Although anyone can inherit sickle cell disease, it disproportionately impacts communities of color. According to the Centers for Disease Control and Prevention, sickle cell disease occurs in one out of every 365 Black or African American births and one out of every 16,300 Hispanic American births. Plus, about one in 13 Black or African American people are born with the sickle cell trait.
We asked Dr. Bhatia, who is also an associate professor of pediatrics at the Columbia University Vagelos College of Physicians and Surgeons, to share additional insights about sickle cell disease, including how it impacts the body and recent advancements that make it easier to treat the disease.
How does the sickle shape of the cells affect people with sickle cell disease?
Dr. Bhatia: The sickle-shaped red blood cells affect hemoglobin, which is the protein that carries oxygen throughout the body. Due to their irregular shape, the cells become clogged in the vessels. And when the red blood cells get stuck in vessels, they decrease the oxygen to organs.
This causes pain throughout the body that can take days to resolve. Some patients can manage the episodes at home with pain medicines, while others need to be in the hospital; these hospitalizations can be lengthy, up to two weeks in some cases. Among other complications, people with the condition can experience not only pain crises, but anemia, strokes, and organ damage.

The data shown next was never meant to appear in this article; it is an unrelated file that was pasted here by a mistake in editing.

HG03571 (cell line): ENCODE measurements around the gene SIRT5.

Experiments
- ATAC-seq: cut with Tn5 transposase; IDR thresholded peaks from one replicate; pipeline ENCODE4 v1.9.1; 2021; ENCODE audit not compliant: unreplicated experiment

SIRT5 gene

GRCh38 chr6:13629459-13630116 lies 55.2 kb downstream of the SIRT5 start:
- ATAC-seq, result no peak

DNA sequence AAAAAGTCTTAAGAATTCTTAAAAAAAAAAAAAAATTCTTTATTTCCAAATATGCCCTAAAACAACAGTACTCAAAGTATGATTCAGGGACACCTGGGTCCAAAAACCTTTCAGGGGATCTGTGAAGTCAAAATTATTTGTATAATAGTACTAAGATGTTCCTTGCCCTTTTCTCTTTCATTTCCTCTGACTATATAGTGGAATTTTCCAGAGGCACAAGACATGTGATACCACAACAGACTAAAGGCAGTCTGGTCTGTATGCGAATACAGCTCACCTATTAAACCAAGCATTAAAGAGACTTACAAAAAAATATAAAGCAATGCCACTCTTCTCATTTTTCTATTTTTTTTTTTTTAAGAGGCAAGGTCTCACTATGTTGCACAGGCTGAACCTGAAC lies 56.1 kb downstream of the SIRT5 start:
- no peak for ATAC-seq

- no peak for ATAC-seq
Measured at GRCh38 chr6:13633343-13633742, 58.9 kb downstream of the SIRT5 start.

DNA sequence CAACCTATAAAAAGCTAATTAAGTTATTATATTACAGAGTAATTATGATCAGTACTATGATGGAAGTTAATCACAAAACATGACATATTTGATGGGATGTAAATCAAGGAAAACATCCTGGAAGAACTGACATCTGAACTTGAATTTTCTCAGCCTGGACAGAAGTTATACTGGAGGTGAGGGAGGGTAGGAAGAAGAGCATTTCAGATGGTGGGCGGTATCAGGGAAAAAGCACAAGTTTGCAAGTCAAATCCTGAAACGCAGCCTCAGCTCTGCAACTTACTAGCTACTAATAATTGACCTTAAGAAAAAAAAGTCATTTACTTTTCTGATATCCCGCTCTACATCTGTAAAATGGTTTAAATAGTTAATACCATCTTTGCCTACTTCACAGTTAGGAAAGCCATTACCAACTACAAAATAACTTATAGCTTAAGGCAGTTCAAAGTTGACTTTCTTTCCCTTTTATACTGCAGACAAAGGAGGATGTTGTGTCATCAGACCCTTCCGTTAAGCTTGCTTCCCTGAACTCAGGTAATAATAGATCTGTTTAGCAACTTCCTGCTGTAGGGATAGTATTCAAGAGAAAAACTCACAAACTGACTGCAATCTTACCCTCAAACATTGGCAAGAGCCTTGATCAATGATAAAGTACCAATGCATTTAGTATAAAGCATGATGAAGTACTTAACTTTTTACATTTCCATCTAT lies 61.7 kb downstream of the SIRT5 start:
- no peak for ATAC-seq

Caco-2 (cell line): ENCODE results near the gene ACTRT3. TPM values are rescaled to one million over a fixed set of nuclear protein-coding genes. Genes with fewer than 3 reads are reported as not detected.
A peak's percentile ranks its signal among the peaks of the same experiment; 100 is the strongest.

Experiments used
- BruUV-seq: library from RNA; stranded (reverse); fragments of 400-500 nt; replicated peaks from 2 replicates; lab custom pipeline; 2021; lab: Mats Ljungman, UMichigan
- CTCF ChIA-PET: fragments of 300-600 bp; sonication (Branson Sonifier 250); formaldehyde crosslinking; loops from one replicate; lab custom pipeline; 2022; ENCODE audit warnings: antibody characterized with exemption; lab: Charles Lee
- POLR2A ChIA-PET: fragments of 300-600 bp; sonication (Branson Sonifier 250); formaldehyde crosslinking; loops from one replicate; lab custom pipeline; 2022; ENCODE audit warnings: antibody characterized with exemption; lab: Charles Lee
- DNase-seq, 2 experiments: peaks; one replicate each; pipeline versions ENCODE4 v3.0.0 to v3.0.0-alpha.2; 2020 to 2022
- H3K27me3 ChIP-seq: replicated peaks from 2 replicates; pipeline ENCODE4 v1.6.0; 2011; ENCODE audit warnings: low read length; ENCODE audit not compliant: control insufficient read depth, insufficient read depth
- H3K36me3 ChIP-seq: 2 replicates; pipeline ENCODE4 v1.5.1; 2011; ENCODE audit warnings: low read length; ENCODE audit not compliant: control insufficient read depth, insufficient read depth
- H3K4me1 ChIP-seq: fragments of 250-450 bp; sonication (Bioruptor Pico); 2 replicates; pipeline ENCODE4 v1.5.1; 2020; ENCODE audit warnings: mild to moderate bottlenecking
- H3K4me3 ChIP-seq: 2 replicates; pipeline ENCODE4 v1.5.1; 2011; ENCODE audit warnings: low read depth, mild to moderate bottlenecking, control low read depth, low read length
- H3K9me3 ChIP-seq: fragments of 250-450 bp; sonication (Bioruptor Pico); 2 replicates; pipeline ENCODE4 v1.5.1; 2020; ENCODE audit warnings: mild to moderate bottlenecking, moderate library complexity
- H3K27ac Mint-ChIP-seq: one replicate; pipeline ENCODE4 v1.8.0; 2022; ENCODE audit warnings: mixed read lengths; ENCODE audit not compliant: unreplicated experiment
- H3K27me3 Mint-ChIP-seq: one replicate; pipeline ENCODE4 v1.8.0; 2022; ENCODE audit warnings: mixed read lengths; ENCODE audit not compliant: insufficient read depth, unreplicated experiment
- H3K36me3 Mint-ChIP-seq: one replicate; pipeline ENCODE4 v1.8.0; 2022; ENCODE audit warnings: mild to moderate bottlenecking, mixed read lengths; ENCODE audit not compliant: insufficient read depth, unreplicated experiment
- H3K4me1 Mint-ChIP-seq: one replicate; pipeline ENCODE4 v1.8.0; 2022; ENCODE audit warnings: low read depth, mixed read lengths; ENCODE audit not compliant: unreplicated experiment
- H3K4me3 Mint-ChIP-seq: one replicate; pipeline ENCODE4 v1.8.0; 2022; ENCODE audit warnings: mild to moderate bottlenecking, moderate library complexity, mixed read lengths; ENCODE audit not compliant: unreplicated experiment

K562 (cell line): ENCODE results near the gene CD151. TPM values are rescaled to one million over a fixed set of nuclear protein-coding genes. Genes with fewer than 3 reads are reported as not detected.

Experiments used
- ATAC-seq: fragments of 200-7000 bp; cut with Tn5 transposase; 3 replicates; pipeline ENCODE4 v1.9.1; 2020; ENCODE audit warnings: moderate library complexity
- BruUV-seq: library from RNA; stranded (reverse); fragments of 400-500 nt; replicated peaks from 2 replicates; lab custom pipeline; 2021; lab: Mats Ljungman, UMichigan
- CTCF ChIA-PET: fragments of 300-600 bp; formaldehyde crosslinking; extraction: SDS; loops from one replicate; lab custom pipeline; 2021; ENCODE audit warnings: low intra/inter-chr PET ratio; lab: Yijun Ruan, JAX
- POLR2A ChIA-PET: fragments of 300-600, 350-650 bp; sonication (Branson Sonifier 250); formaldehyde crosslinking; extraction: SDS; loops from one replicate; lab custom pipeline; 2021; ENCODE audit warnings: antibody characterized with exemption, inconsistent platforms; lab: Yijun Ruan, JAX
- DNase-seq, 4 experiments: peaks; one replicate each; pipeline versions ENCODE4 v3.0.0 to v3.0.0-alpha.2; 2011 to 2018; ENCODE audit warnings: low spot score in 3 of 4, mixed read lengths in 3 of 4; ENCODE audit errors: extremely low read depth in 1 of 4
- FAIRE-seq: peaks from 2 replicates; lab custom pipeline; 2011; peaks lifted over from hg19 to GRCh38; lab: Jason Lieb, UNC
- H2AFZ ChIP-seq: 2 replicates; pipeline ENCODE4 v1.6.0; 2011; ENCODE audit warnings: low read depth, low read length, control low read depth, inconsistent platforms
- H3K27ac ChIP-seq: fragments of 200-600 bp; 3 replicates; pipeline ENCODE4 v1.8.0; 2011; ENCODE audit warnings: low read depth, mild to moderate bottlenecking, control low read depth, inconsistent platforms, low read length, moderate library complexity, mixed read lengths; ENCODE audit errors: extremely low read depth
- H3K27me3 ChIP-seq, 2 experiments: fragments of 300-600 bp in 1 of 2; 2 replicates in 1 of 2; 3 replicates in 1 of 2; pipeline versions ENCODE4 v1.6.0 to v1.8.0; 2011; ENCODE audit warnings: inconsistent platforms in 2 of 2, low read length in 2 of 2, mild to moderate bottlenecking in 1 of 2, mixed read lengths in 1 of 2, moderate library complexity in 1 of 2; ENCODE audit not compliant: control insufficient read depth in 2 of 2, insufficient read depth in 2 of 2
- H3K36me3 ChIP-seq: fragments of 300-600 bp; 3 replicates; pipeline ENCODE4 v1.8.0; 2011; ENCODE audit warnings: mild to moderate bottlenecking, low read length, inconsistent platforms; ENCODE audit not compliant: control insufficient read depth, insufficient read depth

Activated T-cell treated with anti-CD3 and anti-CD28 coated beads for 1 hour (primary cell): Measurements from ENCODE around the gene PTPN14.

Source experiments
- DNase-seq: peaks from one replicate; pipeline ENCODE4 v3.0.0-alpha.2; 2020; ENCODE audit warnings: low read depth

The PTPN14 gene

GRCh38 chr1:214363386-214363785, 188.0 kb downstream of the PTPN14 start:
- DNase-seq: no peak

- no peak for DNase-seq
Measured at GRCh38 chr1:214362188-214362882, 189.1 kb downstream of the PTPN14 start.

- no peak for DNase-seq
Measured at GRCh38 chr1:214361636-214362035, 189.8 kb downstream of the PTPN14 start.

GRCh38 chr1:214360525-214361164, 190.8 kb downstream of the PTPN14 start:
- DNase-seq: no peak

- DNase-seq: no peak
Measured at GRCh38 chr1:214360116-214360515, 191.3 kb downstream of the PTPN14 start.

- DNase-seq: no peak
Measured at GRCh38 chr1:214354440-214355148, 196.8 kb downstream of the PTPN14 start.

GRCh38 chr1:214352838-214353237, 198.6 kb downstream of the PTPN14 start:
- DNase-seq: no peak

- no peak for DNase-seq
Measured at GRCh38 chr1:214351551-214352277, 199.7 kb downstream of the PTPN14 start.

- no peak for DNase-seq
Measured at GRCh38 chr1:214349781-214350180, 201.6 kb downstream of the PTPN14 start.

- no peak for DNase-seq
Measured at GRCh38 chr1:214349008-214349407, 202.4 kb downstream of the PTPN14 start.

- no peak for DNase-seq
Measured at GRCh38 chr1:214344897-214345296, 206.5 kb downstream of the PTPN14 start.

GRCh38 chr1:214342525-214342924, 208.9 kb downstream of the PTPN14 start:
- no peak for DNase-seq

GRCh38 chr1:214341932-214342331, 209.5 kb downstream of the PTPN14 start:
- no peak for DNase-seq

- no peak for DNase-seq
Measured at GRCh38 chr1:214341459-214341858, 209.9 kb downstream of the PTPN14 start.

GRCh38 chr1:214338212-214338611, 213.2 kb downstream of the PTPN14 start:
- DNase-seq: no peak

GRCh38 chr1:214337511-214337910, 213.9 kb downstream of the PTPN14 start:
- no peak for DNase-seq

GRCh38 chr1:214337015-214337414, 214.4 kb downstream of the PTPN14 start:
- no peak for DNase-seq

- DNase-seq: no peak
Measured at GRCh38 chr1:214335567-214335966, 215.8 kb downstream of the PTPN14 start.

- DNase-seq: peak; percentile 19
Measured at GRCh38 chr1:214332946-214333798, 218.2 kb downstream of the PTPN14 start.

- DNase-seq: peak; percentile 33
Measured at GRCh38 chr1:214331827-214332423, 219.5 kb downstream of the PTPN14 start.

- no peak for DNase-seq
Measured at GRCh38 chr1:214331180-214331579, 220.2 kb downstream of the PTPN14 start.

How is the disease diagnosed?
There are prenatal and newborn screening options available. Newborns can be diagnosed with the disease by about two weeks of age. Symptoms begin to develop anywhere after four to six months. One of the early symptoms in newborns is dactylitis, which is swelling of the hands and feet. This is very painful and sometimes requires admission to the hospital for pain control.
How do the health challenges associated with sickle cell disease impact patients’ lives?
As children get older, they can have pain crisis episodes not only in their hands and feet, but in their back, shoulders, and chest. Some children are unfortunately at risk for strokes and can have significant cognitive decline, as well as physical dysfunctions such as vision loss and liver and kidney problems, to name a few.
Often in pediatric care settings, these patients miss school because of their pain crises. I have had children report to me that they are missing one to two weeks a month. This then has a downstream effect in terms of what and how much they can achieve. Many children have had to repeat a grade.
Patients with sickle cell disease also have shortened lifespans. Most patients with the most severe form of the disease have median life expectancies of about 50 years of age, which is 20 to 30 years less than those who do not have sickle cell disease. Studies have shown that up to 50% of people with sickle cell disease are unable to maintain consistent jobs due to the sequelae of the disease and have to go on disability.